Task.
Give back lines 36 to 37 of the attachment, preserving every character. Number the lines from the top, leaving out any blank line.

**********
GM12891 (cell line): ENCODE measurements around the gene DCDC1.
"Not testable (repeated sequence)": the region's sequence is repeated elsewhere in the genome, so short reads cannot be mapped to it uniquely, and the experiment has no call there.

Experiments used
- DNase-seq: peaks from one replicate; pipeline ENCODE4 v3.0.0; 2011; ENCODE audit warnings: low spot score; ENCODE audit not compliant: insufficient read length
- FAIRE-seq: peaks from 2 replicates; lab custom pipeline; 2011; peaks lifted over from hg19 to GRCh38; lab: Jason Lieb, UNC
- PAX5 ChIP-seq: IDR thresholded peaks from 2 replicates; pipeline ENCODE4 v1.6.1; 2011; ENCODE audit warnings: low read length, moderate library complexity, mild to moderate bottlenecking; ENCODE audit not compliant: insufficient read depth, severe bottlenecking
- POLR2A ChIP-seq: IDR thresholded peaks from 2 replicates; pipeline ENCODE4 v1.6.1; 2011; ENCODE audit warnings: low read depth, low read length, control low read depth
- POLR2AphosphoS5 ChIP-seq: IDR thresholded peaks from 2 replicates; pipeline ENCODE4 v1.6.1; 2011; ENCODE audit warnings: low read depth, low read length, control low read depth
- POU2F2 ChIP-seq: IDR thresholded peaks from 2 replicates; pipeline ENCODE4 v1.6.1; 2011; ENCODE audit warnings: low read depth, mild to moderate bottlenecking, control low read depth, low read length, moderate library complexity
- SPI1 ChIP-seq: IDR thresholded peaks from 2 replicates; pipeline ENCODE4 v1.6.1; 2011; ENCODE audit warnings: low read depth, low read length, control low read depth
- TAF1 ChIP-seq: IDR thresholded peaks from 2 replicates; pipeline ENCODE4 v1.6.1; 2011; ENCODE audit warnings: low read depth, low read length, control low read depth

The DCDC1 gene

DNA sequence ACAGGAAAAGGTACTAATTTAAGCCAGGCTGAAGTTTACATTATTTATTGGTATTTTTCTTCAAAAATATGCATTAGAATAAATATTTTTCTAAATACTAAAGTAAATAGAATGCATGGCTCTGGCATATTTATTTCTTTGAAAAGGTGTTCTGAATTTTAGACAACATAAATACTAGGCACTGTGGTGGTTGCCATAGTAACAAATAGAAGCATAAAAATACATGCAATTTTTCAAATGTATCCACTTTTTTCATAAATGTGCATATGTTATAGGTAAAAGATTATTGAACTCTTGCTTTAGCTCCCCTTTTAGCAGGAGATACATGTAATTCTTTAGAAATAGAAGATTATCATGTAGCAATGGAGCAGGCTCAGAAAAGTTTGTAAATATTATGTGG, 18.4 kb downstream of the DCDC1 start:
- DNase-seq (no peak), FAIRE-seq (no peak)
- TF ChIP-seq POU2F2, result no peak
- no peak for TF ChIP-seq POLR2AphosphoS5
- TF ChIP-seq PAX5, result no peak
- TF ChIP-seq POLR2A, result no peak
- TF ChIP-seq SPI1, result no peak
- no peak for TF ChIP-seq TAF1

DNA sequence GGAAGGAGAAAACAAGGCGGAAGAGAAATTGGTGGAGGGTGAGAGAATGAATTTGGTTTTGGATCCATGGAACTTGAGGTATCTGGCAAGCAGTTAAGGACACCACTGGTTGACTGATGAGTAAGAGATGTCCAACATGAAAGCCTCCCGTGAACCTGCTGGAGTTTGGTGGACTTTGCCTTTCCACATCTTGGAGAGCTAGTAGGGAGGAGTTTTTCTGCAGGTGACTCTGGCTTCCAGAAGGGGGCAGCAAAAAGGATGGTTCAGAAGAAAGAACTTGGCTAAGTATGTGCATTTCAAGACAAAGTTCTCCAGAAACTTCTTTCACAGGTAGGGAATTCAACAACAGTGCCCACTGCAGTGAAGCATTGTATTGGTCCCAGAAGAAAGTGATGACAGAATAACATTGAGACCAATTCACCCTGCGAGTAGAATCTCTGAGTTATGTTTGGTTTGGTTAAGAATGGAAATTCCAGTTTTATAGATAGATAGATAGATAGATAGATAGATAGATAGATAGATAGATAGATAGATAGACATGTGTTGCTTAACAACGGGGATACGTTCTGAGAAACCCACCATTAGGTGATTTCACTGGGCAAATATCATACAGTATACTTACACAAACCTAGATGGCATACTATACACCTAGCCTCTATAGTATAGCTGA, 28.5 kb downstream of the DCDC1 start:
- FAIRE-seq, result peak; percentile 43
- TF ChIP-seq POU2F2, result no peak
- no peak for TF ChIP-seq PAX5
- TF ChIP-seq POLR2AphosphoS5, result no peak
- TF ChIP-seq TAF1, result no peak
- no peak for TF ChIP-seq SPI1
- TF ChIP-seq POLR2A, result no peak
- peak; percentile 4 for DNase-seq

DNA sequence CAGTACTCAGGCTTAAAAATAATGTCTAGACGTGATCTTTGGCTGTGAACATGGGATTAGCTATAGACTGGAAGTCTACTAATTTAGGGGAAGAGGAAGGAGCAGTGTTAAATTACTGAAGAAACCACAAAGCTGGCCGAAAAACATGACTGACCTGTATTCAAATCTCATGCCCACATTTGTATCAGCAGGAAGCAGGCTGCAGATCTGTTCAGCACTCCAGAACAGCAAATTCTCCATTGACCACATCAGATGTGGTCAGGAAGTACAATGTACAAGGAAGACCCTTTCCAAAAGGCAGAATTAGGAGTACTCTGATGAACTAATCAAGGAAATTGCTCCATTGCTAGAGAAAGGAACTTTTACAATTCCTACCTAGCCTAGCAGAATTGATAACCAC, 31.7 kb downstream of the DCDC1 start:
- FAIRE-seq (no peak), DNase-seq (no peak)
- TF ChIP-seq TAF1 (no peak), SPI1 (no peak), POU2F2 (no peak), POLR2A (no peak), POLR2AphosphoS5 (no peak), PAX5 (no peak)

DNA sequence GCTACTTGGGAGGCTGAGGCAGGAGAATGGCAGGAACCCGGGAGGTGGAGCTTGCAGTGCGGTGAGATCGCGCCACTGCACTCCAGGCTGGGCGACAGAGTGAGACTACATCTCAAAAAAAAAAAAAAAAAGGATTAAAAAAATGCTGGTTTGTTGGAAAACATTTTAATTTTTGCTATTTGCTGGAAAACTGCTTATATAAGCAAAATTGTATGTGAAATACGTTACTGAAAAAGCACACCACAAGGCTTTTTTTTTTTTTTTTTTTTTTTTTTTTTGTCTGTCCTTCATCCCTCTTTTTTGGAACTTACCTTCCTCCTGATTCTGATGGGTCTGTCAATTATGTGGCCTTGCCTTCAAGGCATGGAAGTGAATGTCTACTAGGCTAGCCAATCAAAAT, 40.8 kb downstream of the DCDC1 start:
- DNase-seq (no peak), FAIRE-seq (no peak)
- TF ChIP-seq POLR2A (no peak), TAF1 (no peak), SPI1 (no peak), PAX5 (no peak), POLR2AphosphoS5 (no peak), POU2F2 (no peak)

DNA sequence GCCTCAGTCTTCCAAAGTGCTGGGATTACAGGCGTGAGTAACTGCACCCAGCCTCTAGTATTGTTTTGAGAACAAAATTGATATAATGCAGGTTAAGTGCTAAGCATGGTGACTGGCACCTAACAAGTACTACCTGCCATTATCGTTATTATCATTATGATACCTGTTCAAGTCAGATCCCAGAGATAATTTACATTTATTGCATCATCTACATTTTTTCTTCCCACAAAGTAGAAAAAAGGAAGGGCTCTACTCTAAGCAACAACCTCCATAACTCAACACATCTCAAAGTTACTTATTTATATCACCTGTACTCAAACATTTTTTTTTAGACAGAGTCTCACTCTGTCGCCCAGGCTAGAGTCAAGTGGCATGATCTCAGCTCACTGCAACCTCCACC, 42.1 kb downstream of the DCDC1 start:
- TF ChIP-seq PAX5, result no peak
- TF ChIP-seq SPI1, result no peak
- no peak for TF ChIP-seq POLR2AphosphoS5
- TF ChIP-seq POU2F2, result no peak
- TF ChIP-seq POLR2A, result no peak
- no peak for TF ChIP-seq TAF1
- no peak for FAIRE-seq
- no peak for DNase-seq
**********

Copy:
DNA sequence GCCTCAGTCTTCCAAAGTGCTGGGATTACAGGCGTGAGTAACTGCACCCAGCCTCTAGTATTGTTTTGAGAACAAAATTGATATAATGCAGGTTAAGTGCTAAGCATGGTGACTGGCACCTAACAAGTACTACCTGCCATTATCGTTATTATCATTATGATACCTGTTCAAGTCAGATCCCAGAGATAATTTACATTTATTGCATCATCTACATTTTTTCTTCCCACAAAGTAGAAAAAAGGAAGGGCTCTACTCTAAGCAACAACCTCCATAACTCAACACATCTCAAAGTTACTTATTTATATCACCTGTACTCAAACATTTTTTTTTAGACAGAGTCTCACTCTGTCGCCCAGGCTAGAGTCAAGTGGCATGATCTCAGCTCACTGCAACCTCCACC, 42.1 kb downstream of the DCDC1 start:
- TF ChIP-seq PAX5, result no peak